In 1880 he became privat-docent (tutor) at the University of Göttingen, teaching Assyrian and other Semitic tongues. Meanwhile he had been engaged in original investigations, which resulted in the publication then and later of transcriptions from nyms is often confounding to more careless natives the clay tablets (on which the Cuneiform inscrip of America. tions are found). These were “Accadian and Sume Possessed of a magnetic personality, he draws his rian Cuneiformn Texts,” the “Babylonian Nimrod. students about him by the force of his thoroughness Epic,” which contains the account of Creation and and unaffectedness. His classes can hardly be the Deluge, resembling the accounts of the same termed such in the usual acceptation of this word. events in the Old Testament in many respects, and They are more like literary clubs, of which he is the
“Sumerian Family-Laws," containing many president and inspirer. That his work is effective valuable philological and grammatical discoveries. is best proven by the young men in whom he has In 1883 Professor Haupt, though but twenty-five planted a love. for thorongh work. Such men as years of age, became Professor of Semitics in Johns Professor Cyrus Adler of the Smithsonian, WashHopkins, retaining his connection with the Univer ington; Dr B. W. Bacon, the author of the “ Genesity of Göttingen until 1889, as “Extraordinary sis of Genesis;" Professor Prince of the University Professor of Assyrian." He has edited the Beit. of New York, and many others demonstrate the räge sur Assyriologie" (“ Contributions to Assyri power which he exerts over his pupils.
PROFESSOR PAUL HAUPT,
In the picture of the “Semitic Seminary” we may see Jewish rabbis, Catholic priests and Protestant clergymen grouped about him as a leader into rich fields of knowledge and the enjoyment of its pursuit. By his tactful guidance all theologics are for the moment put aside, and his students become coworkers in the development of the truth as they can find it. The relation of superior and inferior does not hold of Professor Haupt and his disciples, save as they reverence his scholarship and are happy to claim his friendship. But our task is to present something regarding the Bible issuing now under his direction, and this personal excursus is to be excused only upon the ground that it may interest us more deeply in that Bible when we know that its editor is a man of deep learning, broad sympathies and young enough to give both enthusiasm and labor to whatever he undertakes. Whether the germ of this very original idea of a critical Bible was already at work before he came to America, or only developed later, is not easy even for him to say. For which one of us can trace any idea to the exact moment of its conception ? No matter when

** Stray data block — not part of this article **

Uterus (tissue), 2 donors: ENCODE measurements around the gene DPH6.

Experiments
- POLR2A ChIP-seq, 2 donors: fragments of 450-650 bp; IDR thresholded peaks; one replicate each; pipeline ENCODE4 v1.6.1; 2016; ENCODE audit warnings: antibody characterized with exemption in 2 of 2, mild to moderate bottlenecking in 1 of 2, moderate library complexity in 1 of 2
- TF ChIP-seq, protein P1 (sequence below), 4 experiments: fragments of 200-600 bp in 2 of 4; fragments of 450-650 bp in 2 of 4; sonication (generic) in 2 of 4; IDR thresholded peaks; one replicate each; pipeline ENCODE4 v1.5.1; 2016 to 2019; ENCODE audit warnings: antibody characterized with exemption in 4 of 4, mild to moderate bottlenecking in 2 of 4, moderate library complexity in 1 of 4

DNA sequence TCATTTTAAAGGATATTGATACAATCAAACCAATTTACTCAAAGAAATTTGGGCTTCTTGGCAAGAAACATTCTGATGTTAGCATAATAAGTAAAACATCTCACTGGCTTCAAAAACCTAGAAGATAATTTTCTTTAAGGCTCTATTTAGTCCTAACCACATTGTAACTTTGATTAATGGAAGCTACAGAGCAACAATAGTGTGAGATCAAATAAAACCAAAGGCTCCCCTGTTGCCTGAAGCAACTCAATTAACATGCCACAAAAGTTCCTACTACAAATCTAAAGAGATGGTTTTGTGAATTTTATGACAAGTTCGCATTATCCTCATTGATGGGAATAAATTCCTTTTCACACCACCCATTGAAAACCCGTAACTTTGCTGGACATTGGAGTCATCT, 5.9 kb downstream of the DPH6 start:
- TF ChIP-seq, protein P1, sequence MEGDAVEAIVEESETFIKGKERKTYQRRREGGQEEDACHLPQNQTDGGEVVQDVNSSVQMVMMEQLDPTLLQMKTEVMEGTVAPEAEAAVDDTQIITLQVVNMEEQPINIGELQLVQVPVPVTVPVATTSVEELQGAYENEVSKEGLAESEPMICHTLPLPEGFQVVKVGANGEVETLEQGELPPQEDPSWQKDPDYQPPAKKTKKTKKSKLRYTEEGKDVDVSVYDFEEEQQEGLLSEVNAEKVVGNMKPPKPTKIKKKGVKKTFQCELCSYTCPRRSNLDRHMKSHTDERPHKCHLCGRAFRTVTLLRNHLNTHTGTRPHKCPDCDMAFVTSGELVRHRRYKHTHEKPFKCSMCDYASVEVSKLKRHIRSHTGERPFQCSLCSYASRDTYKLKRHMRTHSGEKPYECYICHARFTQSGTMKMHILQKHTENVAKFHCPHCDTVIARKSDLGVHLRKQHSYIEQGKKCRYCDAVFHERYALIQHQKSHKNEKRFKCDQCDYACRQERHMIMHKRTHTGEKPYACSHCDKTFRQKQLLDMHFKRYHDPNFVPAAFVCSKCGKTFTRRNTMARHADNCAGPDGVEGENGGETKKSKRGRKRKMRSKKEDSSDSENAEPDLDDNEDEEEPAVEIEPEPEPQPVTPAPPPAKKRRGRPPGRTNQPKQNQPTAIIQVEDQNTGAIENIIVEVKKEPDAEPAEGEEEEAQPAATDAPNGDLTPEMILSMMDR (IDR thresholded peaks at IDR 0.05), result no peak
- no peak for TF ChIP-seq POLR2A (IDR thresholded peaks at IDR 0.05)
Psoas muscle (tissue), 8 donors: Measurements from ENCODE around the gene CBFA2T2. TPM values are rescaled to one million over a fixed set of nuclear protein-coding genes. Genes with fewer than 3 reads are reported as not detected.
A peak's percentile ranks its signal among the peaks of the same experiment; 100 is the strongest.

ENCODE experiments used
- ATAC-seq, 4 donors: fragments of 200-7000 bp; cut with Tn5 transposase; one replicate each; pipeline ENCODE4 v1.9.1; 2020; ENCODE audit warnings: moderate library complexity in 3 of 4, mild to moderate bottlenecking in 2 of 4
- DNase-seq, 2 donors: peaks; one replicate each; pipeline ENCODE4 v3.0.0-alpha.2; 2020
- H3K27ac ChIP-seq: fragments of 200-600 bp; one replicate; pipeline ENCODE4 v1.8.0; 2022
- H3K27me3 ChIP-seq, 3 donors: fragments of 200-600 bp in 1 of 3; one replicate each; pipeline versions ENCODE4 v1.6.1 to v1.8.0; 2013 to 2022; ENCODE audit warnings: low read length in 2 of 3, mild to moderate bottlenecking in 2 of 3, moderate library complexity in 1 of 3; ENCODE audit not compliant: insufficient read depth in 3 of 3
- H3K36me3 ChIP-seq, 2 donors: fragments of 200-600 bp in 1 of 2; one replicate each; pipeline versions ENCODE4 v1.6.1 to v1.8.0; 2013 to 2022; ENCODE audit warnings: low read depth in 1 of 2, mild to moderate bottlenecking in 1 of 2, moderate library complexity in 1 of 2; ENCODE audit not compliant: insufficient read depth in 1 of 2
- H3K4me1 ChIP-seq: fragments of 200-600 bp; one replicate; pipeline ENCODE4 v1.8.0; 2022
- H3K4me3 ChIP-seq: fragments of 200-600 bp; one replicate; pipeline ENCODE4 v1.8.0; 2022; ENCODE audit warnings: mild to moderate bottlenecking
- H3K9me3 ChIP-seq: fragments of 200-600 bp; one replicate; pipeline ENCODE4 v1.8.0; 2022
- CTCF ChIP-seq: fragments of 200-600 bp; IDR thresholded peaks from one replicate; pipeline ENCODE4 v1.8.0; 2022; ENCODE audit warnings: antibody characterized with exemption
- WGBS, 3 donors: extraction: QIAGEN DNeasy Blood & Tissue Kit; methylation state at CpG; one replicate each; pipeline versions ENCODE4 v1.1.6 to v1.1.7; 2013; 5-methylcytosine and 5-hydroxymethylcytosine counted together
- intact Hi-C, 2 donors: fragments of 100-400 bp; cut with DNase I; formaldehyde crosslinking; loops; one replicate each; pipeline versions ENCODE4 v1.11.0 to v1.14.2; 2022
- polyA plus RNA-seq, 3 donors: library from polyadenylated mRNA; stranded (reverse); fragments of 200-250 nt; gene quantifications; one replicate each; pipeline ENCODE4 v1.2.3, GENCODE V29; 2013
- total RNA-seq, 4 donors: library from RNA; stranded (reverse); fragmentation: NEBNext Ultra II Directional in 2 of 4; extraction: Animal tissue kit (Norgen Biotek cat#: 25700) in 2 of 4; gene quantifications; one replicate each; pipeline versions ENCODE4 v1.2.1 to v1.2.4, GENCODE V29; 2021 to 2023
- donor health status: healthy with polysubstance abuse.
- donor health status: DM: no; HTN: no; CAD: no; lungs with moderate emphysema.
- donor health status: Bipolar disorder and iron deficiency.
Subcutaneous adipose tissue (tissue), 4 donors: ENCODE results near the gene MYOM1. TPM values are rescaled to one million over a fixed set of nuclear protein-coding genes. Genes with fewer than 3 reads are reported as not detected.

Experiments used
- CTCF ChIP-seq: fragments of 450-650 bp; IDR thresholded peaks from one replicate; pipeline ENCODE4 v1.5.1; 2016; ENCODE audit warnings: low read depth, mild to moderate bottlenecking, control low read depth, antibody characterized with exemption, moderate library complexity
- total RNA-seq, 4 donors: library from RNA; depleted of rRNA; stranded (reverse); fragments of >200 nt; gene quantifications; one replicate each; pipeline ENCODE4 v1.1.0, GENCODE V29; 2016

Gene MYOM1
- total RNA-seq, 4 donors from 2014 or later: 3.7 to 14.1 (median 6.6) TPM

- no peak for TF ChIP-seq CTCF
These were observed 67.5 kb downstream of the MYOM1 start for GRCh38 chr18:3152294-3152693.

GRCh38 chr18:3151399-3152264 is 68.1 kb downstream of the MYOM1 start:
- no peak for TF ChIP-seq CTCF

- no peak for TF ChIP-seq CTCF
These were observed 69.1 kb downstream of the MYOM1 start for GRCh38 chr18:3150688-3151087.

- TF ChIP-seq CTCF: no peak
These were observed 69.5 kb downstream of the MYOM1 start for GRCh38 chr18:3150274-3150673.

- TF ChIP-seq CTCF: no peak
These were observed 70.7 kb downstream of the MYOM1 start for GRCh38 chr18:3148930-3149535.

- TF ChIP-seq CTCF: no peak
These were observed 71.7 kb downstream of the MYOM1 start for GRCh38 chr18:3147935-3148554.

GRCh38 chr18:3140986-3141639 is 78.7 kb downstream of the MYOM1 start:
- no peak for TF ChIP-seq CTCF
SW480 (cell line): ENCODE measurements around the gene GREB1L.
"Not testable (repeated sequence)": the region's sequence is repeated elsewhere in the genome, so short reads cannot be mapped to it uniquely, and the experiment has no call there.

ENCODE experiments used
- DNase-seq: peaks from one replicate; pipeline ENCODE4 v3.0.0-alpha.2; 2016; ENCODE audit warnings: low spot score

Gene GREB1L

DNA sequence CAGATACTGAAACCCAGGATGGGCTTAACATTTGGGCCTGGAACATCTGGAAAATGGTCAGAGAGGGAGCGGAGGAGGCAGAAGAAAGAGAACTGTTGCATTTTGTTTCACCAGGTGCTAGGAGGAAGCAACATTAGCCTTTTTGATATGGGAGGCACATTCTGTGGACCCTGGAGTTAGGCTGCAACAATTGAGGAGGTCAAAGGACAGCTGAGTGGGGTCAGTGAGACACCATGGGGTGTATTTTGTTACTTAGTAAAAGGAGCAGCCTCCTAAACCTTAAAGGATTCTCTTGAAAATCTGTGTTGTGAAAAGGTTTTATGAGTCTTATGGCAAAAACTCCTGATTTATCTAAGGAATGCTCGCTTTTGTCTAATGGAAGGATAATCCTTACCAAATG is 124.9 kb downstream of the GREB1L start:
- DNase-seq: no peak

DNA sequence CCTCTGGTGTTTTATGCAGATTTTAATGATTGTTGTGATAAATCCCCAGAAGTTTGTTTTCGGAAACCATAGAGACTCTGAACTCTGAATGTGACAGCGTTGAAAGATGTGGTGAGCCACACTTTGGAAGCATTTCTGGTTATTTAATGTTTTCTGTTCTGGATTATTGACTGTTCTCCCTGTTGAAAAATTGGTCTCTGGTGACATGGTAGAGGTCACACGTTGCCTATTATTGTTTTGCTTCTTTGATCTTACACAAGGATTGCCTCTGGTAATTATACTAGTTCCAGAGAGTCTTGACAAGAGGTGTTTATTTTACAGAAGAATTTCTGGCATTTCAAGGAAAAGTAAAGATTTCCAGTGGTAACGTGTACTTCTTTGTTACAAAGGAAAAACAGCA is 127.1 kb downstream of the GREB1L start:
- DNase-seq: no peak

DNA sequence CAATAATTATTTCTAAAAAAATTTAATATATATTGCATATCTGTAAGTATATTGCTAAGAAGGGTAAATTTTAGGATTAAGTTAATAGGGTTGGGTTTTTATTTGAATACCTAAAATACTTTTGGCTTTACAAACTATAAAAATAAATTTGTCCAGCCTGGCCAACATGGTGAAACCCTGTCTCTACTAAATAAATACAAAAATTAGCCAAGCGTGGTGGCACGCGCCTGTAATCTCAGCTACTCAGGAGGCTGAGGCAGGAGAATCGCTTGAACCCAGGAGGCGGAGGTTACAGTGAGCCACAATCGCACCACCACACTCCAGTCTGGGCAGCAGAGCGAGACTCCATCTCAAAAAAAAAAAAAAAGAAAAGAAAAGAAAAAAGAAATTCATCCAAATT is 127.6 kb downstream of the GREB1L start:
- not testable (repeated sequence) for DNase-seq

the thought took shape and form, it was an answer to a crying necessity felt in two quarters. The
· King James Version " is three hundred years old, filled with mistranslations, obsolete words and in. comprehensible Hebraisms. While in its preface addressed to the “ very vulgar," it has ceased to be accessible to the masses. The “heathens" receiving late translations are better able to understand the Bible because these translations are intelligible to them. The “Revised Version," lately produced, has not removed these obstacles, controlled as it was by English conservatism. The cry has gone up from all sides for a “ Bible that we can understand" without dictionary and glossary. The new version was designed, primarily, to ineet this reasonable demand.
There was another cry, equally insistent, if not so general, for an understanding of the critical theories about the Bible : “What are the critics trying to do ?” And the “Polychrome Bible" seeks to answer this question fully and fairly. Here are in numerable volumes lumbering the topmost shelves of our great libraries, to be swept of their perpetual